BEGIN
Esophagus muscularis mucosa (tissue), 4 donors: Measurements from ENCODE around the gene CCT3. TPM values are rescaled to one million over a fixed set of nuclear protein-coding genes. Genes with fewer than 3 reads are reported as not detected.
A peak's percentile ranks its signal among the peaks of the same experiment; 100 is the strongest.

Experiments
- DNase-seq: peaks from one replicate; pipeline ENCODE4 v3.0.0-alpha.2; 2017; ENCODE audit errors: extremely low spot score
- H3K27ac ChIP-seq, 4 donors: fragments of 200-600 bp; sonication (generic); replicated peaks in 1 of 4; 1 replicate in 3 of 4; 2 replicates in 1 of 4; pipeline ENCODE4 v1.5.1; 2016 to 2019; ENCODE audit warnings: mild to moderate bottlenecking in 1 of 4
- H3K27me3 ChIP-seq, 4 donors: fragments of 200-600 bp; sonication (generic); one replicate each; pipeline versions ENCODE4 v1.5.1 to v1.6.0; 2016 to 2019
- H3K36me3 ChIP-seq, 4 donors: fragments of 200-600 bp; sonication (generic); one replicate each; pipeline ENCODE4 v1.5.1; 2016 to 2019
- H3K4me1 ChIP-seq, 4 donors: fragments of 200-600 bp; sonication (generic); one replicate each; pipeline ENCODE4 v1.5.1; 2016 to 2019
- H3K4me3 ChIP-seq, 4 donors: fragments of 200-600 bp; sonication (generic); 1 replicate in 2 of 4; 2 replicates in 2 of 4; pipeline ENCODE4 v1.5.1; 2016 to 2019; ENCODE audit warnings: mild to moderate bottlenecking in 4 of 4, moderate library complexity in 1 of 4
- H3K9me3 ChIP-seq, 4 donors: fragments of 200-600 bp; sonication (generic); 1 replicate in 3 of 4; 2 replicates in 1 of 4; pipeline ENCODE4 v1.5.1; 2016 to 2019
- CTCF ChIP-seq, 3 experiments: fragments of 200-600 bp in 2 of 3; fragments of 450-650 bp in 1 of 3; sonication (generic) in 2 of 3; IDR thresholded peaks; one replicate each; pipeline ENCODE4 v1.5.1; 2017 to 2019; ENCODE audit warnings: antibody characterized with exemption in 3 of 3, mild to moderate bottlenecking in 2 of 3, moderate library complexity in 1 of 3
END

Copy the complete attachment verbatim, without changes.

Esophagus muscularis mucosa (tissue), 4 donors: Measurements from ENCODE around the gene CCT3. TPM values are rescaled to one million over a fixed set of nuclear protein-coding genes. Genes with fewer than 3 reads are reported as not detected.
A peak's percentile ranks its signal among the peaks of the same experiment; 100 is the strongest.

Experiments
- DNase-seq: peaks from one replicate; pipeline ENCODE4 v3.0.0-alpha.2; 2017; ENCODE audit errors: extremely low spot score
- H3K27ac ChIP-seq, 4 donors: fragments of 200-600 bp; sonication (generic); replicated peaks in 1 of 4; 1 replicate in 3 of 4; 2 replicates in 1 of 4; pipeline ENCODE4 v1.5.1; 2016 to 2019; ENCODE audit warnings: mild to moderate bottlenecking in 1 of 4
- H3K27me3 ChIP-seq, 4 donors: fragments of 200-600 bp; sonication (generic); one replicate each; pipeline versions ENCODE4 v1.5.1 to v1.6.0; 2016 to 2019
- H3K36me3 ChIP-seq, 4 donors: fragments of 200-600 bp; sonication (generic); one replicate each; pipeline ENCODE4 v1.5.1; 2016 to 2019
- H3K4me1 ChIP-seq, 4 donors: fragments of 200-600 bp; sonication (generic); one replicate each; pipeline ENCODE4 v1.5.1; 2016 to 2019
- H3K4me3 ChIP-seq, 4 donors: fragments of 200-600 bp; sonication (generic); 1 replicate in 2 of 4; 2 replicates in 2 of 4; pipeline ENCODE4 v1.5.1; 2016 to 2019; ENCODE audit warnings: mild to moderate bottlenecking in 4 of 4, moderate library complexity in 1 of 4
- H3K9me3 ChIP-seq, 4 donors: fragments of 200-600 bp; sonication (generic); 1 replicate in 3 of 4; 2 replicates in 1 of 4; pipeline ENCODE4 v1.5.1; 2016 to 2019
- CTCF ChIP-seq, 3 experiments: fragments of 200-600 bp in 2 of 3; fragments of 450-650 bp in 1 of 3; sonication (generic) in 2 of 3; IDR thresholded peaks; one replicate each; pipeline ENCODE4 v1.5.1; 2017 to 2019; ENCODE audit warnings: antibody characterized with exemption in 3 of 3, mild to moderate bottlenecking in 2 of 3, moderate library complexity in 1 of 3